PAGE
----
Tell us more about your thought process.

My thought process when I write is generally inspired by something I am feeling or an experience I’ve had or witnessed, to my hopes and prayers for the future. I find inspiration all around me, from a noise to a word someone says, or a scene from show on television. Nature, music, human interactions and emotions - all of these things can excite something in me and so I write down a quick lyric. Sometimes it turns into a full set of song lyrics while other times, it remains a short lyrical poetry piece. 

Please share with us the one modern Lyricist whose work you find Interesting and why?

I have constantly amazed and in awe of the talent that exists in the world of music and songwriting. It is honestly hard to pick just one as there are singer-songwriters who have been a part of my journey since I first started trying to write lyrics. One of my favorite singer-songwriters is Sara Bareilles. Her lyrics and her music are beautiful. When I hear her sing or read her lyrics, I feel like I am part of an experience. Each song is a story unto itself. I have found that she has a way of capturing emotion in a way unlike anyone else. Another singer-songwriter that inspires me is Andrew McMahon. His songs are detailed and emotive, always expanding my mind as to what it means to write a song. Further, Missy Higgins is one of my favorite singer-songwriters because her songs are unique and take you on a lovely journey filled with emotion and perspectives that feel relatable and real. She writes songs with passion and that is conveyed in her lyrics. Finally, another huge inspiration for me is Ed Sheeran. His songs feel like love and the human experience brought to life through music and words. I feel like every word he puts into a song has a specific purpose and evokes a memory or feeling in the listener and that is truly incredible. What I admire about all of these artists is that their work is so visual and their lyrics are written with so much imagery that each song is a gift to experience.

15 Beautiful Birds Illustrations by Daniel Merac.

15 Beautiful Birds Illustrations by Daniel Merac.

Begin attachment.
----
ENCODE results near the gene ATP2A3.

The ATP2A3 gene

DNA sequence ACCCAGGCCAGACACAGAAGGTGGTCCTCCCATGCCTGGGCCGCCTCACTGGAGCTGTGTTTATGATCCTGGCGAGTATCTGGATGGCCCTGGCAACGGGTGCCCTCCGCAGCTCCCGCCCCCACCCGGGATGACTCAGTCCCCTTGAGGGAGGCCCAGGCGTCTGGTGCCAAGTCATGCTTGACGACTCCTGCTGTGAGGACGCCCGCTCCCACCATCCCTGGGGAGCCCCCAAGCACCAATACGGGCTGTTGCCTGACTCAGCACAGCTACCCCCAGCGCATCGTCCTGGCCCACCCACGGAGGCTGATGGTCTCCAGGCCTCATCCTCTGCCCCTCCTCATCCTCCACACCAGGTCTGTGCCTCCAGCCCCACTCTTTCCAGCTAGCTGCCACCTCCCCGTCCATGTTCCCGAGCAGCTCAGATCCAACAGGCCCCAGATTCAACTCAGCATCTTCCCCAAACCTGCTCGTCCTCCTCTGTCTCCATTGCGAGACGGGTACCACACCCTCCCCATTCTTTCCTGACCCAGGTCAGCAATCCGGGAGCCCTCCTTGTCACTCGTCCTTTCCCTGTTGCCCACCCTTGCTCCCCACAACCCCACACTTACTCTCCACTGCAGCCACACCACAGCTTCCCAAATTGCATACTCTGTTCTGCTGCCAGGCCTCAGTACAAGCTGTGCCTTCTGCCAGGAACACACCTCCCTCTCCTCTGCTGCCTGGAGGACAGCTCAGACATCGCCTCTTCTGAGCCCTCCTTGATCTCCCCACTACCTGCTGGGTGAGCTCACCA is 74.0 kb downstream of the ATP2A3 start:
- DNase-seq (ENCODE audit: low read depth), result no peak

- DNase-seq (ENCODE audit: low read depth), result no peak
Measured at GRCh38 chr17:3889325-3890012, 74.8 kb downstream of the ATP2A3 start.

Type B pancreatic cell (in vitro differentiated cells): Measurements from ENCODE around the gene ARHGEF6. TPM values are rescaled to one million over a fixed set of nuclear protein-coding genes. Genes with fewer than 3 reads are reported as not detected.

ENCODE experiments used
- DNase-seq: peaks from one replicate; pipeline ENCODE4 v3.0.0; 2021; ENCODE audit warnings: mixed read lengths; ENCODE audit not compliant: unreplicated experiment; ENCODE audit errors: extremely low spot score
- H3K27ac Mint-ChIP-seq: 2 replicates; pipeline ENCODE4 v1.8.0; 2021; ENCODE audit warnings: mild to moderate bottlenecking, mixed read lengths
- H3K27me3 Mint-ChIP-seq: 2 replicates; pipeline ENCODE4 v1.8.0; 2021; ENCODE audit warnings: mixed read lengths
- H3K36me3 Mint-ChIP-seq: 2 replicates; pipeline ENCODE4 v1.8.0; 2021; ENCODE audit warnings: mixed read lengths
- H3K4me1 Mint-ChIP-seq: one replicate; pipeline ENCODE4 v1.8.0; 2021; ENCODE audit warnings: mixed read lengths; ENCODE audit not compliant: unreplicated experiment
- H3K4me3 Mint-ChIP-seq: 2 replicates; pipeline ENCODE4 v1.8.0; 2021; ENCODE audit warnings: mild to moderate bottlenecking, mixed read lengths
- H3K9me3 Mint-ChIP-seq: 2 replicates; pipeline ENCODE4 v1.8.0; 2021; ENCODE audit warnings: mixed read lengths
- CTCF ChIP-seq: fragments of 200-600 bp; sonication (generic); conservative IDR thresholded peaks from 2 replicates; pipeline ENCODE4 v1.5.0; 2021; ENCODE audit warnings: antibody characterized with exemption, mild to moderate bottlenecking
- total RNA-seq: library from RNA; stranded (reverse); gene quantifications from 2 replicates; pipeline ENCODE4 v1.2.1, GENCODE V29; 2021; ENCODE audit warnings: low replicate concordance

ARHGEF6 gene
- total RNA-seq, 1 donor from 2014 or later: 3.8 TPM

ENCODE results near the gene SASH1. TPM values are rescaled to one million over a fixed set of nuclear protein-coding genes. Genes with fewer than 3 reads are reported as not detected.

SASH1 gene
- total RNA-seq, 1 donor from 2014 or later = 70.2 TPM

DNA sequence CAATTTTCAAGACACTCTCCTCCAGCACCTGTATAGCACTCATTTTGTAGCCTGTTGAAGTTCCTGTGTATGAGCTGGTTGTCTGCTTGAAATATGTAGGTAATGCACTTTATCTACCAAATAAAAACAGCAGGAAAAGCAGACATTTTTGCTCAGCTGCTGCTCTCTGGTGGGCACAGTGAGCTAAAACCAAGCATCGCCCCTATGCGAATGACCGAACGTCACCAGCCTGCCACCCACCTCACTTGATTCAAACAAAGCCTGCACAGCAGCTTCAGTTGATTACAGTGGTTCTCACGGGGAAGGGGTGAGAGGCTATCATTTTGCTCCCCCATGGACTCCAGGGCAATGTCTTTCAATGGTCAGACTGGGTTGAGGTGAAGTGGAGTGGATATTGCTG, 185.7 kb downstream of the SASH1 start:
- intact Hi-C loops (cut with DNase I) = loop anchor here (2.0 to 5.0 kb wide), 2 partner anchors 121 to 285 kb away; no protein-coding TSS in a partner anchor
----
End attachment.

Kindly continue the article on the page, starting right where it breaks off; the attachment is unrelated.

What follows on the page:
Great Egret
An Interview with Daniel Merac.

Who and where are you from?

My name is Daniel Merac, I’m a visual artist and an industrial designer from Colombia, who loves traditional illustration, nature, indie rock music, comics, guitars, daydreaming and birding.

How you got into this?

Back in 2015 while I was about to graduate as an Industrial designer, I decided to take a drawing challenge called Inktober, which is now very popular among the traditional art community and consists on making an ink drawing for every day of October. Little did I know that entering this challenge was the first step that would take me on the journey of finding this wonderful passion of creating art. The experience with Inktober awakened my desire of creating hand-drawn visual pieces, which had been hibernating for long. I think it was put to sleep during university, right after my days of school when I couldn’t help but draw on my notebooks during the uninteresting classes, which were actually quite a bunch, so I had plenty of time to practice my doodles back then.

This feeling for creating and drawing grew on me exponentially during that drawing challenge, so that when it was over I felt that I needed more of that, and through practice, I slowly found the determination to follow that unexpected artistic path. It shocks me to think that if I hadn't tried Inktober that year, who knows how many time would've passed before I figured out about this passion. That’s why I always recommend this challenge to every artist or an aspiring one, whether they’re willing to get into art or they’re already experienced creators, it teaches consistency, resolution, and it lets you focus on your own voice as an artist.